Join Tim Grey for an in-depth discussion in this video Making selective adjustments, part of Learning HDR (2012).
For most images you'll probably find that the various adjustments available in HDR Effects Pro, that effect the overall image, the global adjustments are all you need to produce an image you're happy with. But in some cases you might want to apply an adjustment that effects a specific area of the photo. Let's take a look at the ability to apply targeted adjustments with the Selective Adjustments Section found on the right panel in HDR Efex Pro. To get started, I'll click the Add Control Point button, that will activate the Selective Adjustment tool.
And then I can move out into the image, to define the area that I'd like to adjust. Let's say I want to adjust the sky up near the top of the image. I'll click and that will add a Control Point that I can use to fine tune this area of the photo. I have adjustments for Exposure, Contrast and Saturation, and they will be focused in this particular area. So, if I reduce the exposure, for example, you can see that I'm getting a dark area up at the top of the image. But I can also adjust the the size of that area. So, if I'm trying to create something of a gradient type of effect, where the top of the image is darkened, but the rest of the image is not affected. I'm able to accomplish that by reducing Exposure, in this case. But I could also adjust Contrast, Increasing or decreasing Contrast in that area, as well as increasing or decreasing Saturation.
In addition to those basic adjustments, if you click the downward pointing arrow, you'll have a set of additional adjustments that will affect. Once again, just the specific area that you've identified with your Control Point. And that includes structure, which is something of a Sharpening or Clarity type of adjustment. We can adjust the Black Point, the White Point, the warmth of this area, as well as the method strength. So, for example, if we've defined a method for converting the HDR image, but we want to modify the strength in one particular area, we can accomplish that with a Control Point. And of course I can add multiple Control Points, I'll go ahead and click the Add Control Point button.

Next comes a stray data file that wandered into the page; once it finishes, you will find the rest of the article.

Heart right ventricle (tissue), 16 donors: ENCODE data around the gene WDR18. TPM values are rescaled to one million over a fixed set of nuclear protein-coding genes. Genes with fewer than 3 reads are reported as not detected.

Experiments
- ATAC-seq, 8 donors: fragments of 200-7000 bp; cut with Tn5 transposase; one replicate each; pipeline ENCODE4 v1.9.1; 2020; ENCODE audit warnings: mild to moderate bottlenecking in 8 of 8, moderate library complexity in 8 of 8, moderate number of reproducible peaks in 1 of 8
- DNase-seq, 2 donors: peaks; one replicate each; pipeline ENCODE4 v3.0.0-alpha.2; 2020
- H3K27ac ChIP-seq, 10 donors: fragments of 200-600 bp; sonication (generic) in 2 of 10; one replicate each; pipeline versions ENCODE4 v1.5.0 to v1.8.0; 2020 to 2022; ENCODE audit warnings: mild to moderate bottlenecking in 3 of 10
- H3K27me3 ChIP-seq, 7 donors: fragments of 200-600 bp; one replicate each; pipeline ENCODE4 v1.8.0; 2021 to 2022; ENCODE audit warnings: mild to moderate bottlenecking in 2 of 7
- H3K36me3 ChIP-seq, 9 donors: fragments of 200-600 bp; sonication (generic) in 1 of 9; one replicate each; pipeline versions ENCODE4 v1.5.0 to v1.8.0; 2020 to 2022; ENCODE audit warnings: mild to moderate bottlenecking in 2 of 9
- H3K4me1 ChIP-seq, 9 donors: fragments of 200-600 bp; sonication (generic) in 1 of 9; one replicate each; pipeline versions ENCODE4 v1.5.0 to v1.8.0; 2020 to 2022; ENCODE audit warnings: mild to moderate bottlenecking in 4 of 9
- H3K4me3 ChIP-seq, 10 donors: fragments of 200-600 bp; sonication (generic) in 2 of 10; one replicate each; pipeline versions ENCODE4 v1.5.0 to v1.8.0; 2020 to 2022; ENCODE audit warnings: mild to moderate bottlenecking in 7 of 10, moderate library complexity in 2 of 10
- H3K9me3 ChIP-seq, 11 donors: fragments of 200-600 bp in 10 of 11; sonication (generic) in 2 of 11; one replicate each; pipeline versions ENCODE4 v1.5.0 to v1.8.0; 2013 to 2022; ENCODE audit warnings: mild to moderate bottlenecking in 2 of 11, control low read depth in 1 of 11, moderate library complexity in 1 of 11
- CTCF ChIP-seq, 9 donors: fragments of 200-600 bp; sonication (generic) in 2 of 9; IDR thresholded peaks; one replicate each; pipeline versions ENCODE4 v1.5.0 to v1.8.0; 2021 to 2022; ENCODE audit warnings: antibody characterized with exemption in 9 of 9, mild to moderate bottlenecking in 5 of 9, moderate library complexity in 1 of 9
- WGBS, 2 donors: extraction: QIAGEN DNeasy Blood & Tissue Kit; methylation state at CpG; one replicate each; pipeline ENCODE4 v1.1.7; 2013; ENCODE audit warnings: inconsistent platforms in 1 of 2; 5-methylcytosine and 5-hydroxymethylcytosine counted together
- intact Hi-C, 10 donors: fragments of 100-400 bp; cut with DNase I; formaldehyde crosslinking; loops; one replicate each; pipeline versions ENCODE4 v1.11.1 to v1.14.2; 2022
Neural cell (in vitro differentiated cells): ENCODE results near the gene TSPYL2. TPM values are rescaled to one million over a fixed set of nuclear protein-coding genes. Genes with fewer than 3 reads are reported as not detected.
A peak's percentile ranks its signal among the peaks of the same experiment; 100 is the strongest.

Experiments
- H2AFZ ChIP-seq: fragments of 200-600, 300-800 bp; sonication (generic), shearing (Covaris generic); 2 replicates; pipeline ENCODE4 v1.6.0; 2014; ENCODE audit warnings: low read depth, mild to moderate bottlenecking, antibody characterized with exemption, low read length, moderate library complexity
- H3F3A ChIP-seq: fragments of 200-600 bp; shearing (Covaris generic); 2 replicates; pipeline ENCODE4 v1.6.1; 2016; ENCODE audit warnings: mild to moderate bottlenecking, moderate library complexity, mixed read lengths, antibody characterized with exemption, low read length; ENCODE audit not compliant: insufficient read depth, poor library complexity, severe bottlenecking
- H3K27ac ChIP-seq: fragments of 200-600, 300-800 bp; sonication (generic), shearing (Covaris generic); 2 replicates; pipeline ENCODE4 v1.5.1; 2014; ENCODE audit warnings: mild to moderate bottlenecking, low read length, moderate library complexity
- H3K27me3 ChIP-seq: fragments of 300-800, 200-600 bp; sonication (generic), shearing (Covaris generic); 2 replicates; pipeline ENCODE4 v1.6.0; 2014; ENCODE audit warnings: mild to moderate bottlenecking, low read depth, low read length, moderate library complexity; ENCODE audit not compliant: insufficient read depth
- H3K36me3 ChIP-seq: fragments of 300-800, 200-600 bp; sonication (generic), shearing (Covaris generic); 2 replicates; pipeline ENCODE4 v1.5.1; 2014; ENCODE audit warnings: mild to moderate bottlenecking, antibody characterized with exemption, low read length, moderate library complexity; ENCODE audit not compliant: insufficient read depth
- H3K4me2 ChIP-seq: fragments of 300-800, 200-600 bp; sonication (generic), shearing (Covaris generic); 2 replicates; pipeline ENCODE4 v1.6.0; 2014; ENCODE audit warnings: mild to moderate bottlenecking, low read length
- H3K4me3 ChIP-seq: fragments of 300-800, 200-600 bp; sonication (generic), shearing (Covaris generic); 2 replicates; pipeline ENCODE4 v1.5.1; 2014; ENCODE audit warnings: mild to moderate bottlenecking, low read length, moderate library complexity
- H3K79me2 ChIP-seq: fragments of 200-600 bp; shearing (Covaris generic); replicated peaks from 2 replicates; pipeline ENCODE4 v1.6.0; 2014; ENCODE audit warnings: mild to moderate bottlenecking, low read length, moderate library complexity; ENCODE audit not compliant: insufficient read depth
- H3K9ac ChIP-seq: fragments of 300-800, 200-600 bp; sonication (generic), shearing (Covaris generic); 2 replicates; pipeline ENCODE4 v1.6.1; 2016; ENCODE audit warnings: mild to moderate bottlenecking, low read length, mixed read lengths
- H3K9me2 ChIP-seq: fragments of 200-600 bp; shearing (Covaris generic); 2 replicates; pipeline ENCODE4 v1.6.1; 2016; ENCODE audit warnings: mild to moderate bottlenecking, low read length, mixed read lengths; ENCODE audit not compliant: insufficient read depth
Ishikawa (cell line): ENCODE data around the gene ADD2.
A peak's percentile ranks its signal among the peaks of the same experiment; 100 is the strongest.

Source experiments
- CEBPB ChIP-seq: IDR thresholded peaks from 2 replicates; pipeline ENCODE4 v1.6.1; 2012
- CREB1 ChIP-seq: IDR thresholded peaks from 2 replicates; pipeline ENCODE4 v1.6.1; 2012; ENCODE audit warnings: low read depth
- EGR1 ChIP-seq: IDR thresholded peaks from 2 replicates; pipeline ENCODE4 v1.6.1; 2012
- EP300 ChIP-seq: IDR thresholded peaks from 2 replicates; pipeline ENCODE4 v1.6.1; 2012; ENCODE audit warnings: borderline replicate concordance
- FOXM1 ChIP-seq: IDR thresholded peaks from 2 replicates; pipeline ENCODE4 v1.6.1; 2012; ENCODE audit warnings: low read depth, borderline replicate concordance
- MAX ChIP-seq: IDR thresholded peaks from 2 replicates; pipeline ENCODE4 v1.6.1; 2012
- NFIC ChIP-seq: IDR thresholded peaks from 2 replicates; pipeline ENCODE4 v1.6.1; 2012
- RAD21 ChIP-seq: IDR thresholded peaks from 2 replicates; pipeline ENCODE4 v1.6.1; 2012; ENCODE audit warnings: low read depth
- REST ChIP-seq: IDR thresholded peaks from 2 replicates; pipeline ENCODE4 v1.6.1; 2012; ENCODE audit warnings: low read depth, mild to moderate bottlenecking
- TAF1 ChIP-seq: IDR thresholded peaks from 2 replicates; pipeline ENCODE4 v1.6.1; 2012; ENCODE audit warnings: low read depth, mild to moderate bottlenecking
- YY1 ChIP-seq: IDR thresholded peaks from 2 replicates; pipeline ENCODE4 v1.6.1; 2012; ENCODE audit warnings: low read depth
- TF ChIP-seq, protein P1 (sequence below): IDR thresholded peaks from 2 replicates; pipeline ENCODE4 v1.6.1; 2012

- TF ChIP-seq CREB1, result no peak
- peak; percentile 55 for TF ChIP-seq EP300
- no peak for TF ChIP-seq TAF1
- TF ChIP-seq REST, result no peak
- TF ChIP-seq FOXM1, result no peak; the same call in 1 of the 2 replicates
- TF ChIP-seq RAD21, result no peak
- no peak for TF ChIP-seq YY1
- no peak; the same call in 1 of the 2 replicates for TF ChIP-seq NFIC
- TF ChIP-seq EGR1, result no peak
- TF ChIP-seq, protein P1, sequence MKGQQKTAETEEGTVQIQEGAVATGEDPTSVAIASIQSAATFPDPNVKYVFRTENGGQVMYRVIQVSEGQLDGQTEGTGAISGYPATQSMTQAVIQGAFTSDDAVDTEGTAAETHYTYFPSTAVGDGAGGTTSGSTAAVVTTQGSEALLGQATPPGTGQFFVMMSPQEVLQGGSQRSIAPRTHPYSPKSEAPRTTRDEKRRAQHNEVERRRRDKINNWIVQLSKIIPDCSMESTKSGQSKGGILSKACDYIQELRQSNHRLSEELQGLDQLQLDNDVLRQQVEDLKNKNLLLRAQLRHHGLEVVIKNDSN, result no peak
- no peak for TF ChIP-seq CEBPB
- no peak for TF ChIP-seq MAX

And I'll click down at the bottom of the image and perhaps brighten this area up and increase the size of this area just to brighten that foreground maybe a little bit. Maybe even increase the Saturation for this area, for example. In this case applying some relatively arbitrary adjustments. But you get the idea that we're able to apply specific adjustments to specific areas of the image. And of course we can always go back to these Control Points in order to fine tune them. You can see the button for my Control Point up at the top of the image, I can simply click on that to activate that control again, and fine tune the adjustments.
Or click on the Lower Control Point or add additional Control Points at any time. And in fact if I expand the Control Point section here. You'll see that I'm able to select the individual Control Points and make adjustments to them. I can delete a Control Point, or even duplicate a Control Point, if I want to have variable effect in a certain area. As you're reviewing those targeted adjustments, you can turn on the Mask View using the check box at the far right of a Control Point. And that will show you which areas of the image are being affected by that Control Point.
I'll go ahead and turn off that Mask View, and you can continue fine tuning each of those Control Points as desired. And at any time even turn off the effect of your selected adjustments, just by clearing the check box for the selected adjustment section, and turn it back on to see the effect in the image. So, off for the before version and on for the after version. So, that you can evalutate your results and make adjustments as needed.
- Capturing, reviewing, and organizing HDR images
- Maximizing detail in a single image
- Simple single-image HDR
- Assembling from Bridge or Lightroom
- Choosing a conversion mode
- Using presets
- HDR Pro adjustment options
- Using Nik HDR Efex Pro
- Using Photomatix